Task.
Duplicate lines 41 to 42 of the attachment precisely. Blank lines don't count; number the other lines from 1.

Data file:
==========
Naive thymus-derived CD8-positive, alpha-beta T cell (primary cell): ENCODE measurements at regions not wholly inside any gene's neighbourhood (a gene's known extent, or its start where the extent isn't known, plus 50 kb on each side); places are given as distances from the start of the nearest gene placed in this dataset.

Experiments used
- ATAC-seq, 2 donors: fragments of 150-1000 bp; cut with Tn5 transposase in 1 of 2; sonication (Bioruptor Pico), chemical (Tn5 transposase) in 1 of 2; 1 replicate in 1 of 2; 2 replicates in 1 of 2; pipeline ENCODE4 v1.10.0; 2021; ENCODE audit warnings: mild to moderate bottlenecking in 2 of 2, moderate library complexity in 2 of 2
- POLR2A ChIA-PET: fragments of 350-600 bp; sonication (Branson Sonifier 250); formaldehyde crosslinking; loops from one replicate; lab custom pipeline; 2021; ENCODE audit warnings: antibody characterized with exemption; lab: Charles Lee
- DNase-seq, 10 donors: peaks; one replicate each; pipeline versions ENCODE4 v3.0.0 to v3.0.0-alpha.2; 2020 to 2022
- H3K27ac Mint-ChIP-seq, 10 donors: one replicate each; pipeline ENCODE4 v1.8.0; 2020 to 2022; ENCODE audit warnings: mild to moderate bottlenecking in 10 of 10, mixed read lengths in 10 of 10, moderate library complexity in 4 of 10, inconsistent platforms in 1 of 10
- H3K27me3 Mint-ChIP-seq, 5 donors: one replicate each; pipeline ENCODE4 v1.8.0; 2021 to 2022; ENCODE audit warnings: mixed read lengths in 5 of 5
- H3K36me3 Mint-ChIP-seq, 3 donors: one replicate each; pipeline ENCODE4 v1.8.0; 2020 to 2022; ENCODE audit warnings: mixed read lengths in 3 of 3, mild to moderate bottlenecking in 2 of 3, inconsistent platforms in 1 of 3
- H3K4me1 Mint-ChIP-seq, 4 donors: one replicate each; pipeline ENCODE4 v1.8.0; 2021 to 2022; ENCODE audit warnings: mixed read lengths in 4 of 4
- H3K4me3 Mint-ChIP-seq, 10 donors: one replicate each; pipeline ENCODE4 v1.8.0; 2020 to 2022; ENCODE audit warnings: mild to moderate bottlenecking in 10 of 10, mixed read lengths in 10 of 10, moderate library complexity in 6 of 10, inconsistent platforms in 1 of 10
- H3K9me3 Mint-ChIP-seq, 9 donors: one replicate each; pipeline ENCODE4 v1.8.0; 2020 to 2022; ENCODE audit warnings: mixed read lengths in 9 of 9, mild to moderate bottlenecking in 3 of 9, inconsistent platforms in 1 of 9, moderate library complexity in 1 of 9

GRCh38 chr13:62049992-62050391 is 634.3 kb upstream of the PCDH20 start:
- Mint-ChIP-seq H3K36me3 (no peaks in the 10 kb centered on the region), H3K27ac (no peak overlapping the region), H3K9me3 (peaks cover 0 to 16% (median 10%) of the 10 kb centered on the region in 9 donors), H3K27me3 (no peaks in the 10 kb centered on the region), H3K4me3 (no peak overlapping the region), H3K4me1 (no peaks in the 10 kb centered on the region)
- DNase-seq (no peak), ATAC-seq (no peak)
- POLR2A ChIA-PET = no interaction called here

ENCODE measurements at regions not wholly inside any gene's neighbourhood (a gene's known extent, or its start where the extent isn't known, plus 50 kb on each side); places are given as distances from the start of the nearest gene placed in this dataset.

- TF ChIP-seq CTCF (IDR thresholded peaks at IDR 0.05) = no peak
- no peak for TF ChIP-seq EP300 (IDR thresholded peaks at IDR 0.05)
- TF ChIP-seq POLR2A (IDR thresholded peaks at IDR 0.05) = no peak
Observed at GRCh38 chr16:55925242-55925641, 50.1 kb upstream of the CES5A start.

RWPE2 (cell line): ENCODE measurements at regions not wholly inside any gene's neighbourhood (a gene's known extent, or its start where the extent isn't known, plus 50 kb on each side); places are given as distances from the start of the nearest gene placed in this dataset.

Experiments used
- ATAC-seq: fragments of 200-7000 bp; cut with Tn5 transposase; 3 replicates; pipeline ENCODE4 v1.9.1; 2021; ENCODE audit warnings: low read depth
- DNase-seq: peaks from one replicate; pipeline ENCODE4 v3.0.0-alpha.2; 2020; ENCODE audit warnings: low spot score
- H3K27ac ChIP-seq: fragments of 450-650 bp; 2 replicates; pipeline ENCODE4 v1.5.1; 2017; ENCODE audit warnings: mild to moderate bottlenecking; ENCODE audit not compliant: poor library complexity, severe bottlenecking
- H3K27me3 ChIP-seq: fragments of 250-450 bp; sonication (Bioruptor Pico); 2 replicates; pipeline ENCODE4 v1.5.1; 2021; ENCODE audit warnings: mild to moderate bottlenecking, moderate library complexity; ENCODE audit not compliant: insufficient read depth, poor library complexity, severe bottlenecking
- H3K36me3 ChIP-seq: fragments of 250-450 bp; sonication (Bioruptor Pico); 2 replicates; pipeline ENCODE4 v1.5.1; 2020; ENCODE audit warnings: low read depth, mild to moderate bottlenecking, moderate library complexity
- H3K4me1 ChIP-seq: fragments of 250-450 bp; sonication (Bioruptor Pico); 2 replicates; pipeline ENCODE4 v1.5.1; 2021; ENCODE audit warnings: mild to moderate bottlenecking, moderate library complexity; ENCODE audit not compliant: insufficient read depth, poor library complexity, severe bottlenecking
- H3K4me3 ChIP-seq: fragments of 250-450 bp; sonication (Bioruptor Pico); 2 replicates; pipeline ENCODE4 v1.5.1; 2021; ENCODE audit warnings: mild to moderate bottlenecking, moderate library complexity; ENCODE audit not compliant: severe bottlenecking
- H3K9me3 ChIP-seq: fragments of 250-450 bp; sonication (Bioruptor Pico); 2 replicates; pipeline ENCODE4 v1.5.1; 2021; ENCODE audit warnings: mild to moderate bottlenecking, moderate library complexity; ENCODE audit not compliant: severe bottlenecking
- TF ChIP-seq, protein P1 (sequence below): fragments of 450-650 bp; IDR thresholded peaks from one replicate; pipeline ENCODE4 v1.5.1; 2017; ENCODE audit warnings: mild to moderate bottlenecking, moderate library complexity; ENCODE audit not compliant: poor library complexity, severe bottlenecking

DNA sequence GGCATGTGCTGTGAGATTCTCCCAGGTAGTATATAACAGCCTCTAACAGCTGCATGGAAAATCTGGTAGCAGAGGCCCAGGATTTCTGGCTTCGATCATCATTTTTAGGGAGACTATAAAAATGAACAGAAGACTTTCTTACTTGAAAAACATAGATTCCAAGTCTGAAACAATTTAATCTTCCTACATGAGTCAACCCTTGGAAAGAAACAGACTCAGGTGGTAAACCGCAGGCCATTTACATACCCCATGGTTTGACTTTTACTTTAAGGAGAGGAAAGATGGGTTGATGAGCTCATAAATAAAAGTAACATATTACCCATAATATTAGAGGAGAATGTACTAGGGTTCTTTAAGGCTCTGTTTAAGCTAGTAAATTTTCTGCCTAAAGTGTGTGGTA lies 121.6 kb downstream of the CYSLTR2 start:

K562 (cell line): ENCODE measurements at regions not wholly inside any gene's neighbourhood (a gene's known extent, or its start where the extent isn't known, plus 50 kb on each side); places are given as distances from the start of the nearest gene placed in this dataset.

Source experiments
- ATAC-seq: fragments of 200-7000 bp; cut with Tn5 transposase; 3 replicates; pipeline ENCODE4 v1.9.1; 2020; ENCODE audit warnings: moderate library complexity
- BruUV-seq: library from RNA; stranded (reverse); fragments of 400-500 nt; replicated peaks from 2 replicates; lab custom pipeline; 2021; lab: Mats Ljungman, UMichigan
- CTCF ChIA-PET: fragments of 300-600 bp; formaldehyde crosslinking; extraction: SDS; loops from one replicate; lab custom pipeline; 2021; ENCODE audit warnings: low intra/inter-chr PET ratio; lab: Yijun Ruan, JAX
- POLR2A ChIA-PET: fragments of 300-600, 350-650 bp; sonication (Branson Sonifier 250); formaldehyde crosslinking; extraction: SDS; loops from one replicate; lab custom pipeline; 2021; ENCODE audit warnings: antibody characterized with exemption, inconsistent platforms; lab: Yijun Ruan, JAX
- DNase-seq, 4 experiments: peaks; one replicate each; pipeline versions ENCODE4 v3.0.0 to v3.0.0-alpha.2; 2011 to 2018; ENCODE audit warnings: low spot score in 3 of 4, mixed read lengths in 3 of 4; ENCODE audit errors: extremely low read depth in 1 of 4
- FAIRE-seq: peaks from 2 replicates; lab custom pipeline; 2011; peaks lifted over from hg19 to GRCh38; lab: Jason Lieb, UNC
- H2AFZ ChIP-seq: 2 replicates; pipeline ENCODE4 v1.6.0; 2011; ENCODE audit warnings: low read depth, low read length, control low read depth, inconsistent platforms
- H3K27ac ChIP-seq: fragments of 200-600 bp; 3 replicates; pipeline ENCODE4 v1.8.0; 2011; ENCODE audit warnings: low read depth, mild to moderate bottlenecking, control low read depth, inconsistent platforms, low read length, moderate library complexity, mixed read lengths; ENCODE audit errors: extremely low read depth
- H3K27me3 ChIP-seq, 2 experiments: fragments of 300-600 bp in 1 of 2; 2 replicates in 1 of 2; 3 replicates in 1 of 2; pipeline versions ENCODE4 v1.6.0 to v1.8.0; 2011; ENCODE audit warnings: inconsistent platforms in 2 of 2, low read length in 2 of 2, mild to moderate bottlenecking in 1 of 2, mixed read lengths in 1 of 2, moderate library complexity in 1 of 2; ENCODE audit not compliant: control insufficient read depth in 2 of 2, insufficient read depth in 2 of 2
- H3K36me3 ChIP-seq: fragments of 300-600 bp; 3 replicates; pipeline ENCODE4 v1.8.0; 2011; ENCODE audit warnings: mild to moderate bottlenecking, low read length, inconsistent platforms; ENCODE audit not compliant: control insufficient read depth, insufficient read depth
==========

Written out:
- H2AFZ ChIP-seq: 2 replicates; pipeline ENCODE4 v1.6.0; 2011; ENCODE audit warnings: low read depth, low read length, control low read depth, inconsistent platforms
- H3K27ac ChIP-seq: fragments of 200-600 bp; 3 replicates; pipeline ENCODE4 v1.8.0; 2011; ENCODE audit warnings: low read depth, mild to moderate bottlenecking, control low read depth, inconsistent platforms, low read length, moderate library complexity, mixed read lengths; ENCODE audit errors: extremely low read depth